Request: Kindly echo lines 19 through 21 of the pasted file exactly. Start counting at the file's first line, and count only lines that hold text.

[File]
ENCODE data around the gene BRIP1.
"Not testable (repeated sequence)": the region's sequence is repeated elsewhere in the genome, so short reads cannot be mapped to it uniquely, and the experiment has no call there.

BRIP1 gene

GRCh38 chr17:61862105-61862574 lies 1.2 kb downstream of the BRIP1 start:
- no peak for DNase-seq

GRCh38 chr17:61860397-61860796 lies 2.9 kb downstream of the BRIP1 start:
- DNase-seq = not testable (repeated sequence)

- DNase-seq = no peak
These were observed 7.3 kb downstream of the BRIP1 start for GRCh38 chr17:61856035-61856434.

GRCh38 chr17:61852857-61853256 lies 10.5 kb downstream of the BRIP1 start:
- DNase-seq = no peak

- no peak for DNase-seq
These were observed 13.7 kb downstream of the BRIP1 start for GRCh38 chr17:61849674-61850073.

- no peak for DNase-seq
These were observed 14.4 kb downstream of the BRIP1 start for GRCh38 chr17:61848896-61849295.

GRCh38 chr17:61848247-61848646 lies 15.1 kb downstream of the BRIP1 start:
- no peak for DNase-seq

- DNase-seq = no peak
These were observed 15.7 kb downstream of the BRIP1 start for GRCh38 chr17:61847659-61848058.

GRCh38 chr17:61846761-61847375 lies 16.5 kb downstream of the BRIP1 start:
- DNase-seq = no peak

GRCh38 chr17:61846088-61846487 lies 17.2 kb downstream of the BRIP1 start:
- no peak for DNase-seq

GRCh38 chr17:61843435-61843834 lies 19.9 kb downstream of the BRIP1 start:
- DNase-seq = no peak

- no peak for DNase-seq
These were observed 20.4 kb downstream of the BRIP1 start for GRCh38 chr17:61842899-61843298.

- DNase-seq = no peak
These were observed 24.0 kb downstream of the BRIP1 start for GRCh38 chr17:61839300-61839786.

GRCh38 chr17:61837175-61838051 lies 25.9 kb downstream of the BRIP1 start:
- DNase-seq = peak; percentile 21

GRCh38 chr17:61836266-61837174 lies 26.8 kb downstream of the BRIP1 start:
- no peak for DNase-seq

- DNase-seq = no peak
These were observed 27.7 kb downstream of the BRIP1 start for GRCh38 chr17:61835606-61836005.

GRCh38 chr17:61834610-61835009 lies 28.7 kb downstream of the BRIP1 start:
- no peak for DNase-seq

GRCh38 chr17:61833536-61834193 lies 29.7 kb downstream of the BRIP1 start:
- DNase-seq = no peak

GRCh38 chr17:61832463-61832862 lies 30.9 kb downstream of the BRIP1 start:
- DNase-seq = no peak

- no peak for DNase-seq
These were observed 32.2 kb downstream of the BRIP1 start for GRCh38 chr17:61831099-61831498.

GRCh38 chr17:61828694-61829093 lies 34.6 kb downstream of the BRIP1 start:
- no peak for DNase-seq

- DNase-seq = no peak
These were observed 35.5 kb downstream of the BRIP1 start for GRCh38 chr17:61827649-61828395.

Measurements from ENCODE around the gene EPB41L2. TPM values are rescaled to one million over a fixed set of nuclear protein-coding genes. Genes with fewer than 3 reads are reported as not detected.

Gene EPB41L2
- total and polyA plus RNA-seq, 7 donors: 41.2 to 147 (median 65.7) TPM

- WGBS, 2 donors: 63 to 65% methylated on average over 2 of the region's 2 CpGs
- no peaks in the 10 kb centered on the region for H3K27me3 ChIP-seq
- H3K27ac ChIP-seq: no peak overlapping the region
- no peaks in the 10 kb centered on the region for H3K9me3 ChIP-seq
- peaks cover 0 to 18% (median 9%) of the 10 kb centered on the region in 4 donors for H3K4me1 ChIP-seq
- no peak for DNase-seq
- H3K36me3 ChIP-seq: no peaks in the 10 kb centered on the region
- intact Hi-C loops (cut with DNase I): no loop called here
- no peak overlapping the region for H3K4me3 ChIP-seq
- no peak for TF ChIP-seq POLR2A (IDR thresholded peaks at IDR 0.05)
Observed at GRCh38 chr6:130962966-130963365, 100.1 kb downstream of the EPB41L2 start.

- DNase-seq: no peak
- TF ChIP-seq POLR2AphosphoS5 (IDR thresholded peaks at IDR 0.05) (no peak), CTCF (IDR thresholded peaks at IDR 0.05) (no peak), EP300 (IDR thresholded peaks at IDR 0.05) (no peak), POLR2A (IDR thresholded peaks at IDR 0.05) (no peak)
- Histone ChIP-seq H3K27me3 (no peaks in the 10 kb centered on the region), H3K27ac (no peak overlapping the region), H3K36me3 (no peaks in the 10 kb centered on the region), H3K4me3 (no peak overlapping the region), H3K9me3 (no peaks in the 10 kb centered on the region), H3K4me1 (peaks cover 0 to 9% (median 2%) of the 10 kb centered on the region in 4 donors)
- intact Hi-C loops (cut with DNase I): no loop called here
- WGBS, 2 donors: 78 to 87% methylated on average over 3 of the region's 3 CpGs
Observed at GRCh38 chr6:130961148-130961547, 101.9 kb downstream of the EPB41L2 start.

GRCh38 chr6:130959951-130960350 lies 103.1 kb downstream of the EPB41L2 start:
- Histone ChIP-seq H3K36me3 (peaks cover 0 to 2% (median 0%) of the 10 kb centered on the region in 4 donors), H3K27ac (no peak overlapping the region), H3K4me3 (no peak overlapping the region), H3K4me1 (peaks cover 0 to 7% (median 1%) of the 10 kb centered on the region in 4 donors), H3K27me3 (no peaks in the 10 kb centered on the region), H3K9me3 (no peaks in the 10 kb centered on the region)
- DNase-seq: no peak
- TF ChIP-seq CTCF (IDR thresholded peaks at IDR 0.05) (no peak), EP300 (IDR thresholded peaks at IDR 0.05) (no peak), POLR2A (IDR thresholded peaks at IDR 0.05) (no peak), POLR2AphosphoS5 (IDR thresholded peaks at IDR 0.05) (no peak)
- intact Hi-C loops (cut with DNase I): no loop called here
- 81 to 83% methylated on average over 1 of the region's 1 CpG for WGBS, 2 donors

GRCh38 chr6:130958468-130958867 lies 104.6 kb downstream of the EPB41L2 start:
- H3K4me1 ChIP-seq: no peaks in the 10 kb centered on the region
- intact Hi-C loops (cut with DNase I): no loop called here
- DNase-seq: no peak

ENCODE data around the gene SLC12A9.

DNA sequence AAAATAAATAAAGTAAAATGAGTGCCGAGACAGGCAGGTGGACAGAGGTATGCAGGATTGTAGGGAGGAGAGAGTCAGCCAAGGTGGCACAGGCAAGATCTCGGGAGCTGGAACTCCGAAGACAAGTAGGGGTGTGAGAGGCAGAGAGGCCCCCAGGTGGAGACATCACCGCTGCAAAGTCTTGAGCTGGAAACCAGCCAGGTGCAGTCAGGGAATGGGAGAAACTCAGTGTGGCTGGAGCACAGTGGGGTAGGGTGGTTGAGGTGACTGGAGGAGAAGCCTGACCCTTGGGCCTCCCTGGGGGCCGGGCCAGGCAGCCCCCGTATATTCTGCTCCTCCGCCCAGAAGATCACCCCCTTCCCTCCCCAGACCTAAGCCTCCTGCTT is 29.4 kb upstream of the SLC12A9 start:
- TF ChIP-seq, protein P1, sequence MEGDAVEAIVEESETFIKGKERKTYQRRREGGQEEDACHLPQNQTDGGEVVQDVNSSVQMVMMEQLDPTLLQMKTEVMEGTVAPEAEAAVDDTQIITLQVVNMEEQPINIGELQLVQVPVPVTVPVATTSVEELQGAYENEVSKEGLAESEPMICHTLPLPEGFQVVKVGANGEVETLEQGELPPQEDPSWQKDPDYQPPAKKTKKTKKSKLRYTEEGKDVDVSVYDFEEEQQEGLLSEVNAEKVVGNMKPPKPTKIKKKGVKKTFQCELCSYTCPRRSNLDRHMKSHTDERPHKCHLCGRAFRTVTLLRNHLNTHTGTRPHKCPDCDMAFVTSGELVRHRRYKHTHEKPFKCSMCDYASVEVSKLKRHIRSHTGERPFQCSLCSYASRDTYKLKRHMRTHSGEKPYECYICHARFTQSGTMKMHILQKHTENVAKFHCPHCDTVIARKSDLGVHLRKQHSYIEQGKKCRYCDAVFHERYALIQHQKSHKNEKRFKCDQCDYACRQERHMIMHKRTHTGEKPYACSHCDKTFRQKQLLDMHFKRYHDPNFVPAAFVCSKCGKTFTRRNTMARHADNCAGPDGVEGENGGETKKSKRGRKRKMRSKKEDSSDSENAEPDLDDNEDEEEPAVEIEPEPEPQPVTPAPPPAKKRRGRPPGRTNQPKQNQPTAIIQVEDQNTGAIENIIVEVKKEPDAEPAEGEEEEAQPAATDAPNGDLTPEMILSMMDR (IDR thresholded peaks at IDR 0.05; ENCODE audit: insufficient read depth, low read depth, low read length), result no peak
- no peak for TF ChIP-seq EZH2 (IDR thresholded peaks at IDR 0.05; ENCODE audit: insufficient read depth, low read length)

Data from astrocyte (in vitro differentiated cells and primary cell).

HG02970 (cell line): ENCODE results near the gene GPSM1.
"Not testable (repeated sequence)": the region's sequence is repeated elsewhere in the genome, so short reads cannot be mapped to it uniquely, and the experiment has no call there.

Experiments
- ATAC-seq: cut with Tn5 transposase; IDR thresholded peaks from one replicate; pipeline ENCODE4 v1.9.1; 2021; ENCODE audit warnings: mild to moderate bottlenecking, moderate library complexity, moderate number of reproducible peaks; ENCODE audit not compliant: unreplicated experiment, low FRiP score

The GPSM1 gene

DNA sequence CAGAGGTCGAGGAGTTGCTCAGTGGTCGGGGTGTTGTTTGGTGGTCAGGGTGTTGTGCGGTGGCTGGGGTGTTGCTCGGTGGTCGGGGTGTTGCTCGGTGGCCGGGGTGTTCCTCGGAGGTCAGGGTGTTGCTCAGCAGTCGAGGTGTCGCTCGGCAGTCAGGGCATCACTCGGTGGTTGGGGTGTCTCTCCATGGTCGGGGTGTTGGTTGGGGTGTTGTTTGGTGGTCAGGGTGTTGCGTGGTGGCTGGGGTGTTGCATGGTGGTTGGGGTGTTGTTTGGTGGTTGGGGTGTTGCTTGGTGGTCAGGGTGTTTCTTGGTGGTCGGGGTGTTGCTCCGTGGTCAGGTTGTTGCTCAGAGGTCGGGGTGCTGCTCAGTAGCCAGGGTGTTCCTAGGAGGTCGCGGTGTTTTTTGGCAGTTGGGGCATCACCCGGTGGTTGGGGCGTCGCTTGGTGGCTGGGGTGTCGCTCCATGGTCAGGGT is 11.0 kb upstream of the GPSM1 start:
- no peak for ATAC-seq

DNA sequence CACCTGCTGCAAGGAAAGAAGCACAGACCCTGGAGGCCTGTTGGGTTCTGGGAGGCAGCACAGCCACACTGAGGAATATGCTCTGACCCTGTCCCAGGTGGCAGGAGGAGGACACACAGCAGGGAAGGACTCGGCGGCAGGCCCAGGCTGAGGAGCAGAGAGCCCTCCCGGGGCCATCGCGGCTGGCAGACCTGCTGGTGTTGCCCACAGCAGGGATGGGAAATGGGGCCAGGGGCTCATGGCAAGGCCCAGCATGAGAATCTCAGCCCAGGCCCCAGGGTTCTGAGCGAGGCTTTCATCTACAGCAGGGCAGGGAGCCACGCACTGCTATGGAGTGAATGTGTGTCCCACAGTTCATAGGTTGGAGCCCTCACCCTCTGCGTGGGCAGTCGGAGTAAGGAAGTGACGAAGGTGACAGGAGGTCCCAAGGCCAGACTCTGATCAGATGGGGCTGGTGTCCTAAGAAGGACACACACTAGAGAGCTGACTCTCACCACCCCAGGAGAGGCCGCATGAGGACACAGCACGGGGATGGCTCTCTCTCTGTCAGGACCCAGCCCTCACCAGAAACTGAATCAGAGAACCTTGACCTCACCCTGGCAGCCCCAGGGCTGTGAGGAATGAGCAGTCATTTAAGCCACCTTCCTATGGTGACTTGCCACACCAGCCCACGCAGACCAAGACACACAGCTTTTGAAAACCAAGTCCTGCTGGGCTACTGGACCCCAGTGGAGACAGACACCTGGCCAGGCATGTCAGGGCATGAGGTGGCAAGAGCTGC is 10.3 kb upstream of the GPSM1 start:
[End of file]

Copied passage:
These were observed 15.7 kb downstream of the BRIP1 start for GRCh38 chr17:61847659-61848058.

GRCh38 chr17:61846761-61847375 lies 16.5 kb downstream of the BRIP1 start:
- DNase-seq = no peak